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First, users coming to KiCad from other tools have to adjust working with the new coordinate system. After years of a bottom-left coordinate system, getting used to top right is easier said then done (example: I still used Netlists in KiCad 5 because muscle memory is hard to forget).
Second, interoperability with other drawing tools is much harder when coordinate systems don't agree. At the very least, it will cost you a bit of time to translate X and Y numbers. At the worst, you could crash your robotic probe to Mars (doh!).
At the top of the KiCad 6 Pcbnew context menu is the Select item, which contains a few sub-functions including the selection filter (that is also accessible via the Appearance pane in the right toolset). It is interesting to note that the Select item is present in KiCad 5, but is found towards the middle of the context menu.
The last three tools allow you to quickly propagate pad properties across your PCB. This was not possible prior to KiCad 6, and you would need to manually reset pad properties if you needed to make changes.
The KiCad 6 Footprint editor has also received several upgrades. Both user interface elements, as well as drawing tools and how those apply to footprint design have received a lot of attention from the developers.
The most notable change in KiCad 6's Footprint Editor is the right toolset. It contains most of the familiar elements of the Pcbnew right toolset. To avoid repetition, I will not repeat the details of how each of these elements work here (please reffer to the Pcbnew segment for the details).
The CASA 6.x series is also available as modular packages, giving users the flexibility to build CASA tools and tasks in their own Python environment. This includes the casatools, casatasks, and casampi modules, allowing for core data processing capabilities in parallel.
Pip wheels for casatools and casatasks are available as Python 3 modules from the public PyPI server casa-pip.nrao.edu. This allows simple installation and import in to standard Python 3.6 environments. The casatools wheel is necessarily a binary wheel so there may be some compatibility issues for some time as we work toward making wheels available for important Python configurations. Initially, we are targeting Python 3.6 as provided by RedHat for our wheelproduction, with RH6 and RH7 as official supported platforms. We have had some success on other Linux-based platforms as well, but we do not recommend the use of Conda until compatibility with Conda is better understood. The modular pip-wheel version is also available for Mac OSX, but has not yet been as extensively tested as the Mac OS tarfile distribution or modular Linux RedHat version.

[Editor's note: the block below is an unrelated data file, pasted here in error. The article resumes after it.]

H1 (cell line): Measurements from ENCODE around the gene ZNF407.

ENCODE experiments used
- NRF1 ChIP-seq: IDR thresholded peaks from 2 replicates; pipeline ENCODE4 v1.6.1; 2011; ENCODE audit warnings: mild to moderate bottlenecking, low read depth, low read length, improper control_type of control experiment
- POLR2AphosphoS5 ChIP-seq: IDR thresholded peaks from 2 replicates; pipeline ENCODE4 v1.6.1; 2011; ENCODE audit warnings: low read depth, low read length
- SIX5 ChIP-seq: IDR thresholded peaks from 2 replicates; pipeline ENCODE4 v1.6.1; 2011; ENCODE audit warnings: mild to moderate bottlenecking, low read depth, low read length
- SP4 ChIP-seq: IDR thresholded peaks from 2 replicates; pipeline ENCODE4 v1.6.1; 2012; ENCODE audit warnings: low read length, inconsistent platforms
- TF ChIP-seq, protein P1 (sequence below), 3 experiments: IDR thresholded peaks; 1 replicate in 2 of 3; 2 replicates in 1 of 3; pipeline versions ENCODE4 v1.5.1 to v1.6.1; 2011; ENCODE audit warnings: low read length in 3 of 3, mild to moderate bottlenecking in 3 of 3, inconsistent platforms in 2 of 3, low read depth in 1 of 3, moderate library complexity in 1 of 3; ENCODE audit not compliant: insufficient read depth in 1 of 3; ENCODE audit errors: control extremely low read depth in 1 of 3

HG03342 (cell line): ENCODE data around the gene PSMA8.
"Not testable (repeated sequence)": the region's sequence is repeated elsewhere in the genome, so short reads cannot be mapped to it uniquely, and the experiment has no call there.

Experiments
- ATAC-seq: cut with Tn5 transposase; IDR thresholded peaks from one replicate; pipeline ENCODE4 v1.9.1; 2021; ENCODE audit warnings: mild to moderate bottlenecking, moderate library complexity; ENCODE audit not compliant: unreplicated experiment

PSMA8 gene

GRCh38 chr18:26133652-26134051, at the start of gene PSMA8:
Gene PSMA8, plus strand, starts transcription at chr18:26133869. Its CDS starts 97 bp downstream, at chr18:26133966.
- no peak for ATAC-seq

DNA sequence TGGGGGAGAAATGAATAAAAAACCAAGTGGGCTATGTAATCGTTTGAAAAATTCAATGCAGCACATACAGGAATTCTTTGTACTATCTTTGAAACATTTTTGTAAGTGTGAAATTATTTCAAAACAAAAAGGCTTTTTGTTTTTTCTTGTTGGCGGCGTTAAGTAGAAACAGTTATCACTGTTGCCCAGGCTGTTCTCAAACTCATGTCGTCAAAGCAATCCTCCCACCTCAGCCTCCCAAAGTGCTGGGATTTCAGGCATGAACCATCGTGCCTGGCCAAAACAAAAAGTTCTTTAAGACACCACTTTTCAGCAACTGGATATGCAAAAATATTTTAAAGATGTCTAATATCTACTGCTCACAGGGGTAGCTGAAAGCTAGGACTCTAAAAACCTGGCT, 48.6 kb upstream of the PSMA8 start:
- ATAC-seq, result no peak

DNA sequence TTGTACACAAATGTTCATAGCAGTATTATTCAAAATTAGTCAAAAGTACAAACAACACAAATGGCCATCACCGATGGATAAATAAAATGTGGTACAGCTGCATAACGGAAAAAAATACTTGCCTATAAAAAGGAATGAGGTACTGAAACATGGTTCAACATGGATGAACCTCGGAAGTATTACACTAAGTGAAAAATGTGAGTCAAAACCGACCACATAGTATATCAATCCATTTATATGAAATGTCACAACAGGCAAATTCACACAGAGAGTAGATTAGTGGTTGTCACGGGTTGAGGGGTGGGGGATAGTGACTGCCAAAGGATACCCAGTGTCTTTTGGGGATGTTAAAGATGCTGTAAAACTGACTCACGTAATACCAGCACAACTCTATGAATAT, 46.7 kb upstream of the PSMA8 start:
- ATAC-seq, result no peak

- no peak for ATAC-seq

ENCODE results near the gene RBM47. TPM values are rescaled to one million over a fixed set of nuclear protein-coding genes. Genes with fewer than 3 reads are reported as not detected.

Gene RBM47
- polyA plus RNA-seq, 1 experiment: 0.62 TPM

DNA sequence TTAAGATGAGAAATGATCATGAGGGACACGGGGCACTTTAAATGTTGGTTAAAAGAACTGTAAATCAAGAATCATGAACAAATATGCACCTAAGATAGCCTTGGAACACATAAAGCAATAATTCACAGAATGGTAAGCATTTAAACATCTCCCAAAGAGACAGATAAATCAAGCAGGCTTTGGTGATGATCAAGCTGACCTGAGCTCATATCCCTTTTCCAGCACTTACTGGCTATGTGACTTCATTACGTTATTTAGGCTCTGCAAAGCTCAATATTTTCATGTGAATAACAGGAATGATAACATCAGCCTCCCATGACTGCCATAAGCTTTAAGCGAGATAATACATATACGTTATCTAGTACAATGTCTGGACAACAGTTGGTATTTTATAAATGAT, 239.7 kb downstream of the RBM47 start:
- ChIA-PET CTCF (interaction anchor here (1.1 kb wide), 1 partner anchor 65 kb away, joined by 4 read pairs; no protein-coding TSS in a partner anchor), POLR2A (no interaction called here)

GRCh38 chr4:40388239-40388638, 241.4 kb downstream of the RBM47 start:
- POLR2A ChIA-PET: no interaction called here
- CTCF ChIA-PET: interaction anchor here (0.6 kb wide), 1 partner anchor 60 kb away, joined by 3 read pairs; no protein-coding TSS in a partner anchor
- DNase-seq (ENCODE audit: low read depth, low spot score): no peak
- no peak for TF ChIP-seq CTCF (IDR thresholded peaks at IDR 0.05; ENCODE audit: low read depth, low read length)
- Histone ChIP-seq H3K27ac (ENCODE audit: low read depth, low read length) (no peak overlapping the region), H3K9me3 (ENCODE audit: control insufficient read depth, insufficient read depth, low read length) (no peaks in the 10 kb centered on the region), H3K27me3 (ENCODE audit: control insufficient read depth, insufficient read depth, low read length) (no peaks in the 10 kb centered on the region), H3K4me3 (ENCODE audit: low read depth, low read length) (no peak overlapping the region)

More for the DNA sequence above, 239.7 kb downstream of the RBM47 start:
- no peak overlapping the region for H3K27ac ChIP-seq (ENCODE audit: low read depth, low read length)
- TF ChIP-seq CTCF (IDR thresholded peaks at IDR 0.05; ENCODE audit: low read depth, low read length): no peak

By default, pip will install the latest released version of the casatools and casatasks modules. An earlier released version of the pip wheels can be installed by adding the version number to the casatools and casatasks, e.g., casatools==126.96.36.199 (see this example). Adding casatools== (i.e., without version number) to the pip install command will list all available version numbers in the terminal.
WARNING: The pip-wheel modules for CASAviewer and CASAplotms, as well as other GUIs, are unvalidated. They are included in the full tar-file distribution, and we recommend to use of the tar-file for these GUIs. For the CASAviewer, specifically use the tasks imview (for images) and msview (for MSs). We also recommend to use the tar-file for add-on ALMA tools/tasks, such as wvrgcal. Additional testing is being performed to ensure that the pip-wheels for the GUIs and add-on ALMA tools/tasks canbe reliably offered as stand-alone modules in a subsequent CASA 6 release.
For the modular installation of individual packages in to a standard python environment, ensure that openmpi is installed on the host machine (RHEL: yum install openmpi-devel, Ubuntu: apt-get install libopenmpi-dev), then perform the following commands(from the venv in a Linux terminal after the previous installation of casatools and casatasks):
Jupyter notebooks are ideally suited for code tutorials, exploration, and collaborative development. Together with Google Colaboratory, which hosts Jupyter notebooks on free virtual hardware in the cloud, the door is opened to powerful new ways of developing and sharing software. CASA 6 casatools and casatasks modules are compatible with the Google Colab environment. The CASA team is working towards making additional modules compatible in the future as well as introducing new Jupyter-basedCASAguide tutorials.
All tasks throw exceptions as normal Python functions (the one or more top level try/except blocks that would trap all exceptions in 1/3+ of tasks have been removed or replaced in favor of finally blocks that clean up tools, etc. resources, see documentation on Python clean-up actions and the finally clause.
Amazon Web Services (AWS) is a collection of physical assets and software tools for using ad hoc computing resources (aka Cloud Computing) within Amazon. The combination of a wide range of processing hardware, network speeds, storage media and tools allows users to create virtual computing platforms tailored to specific problem sizes with discrete durations. 2b1af7f3a8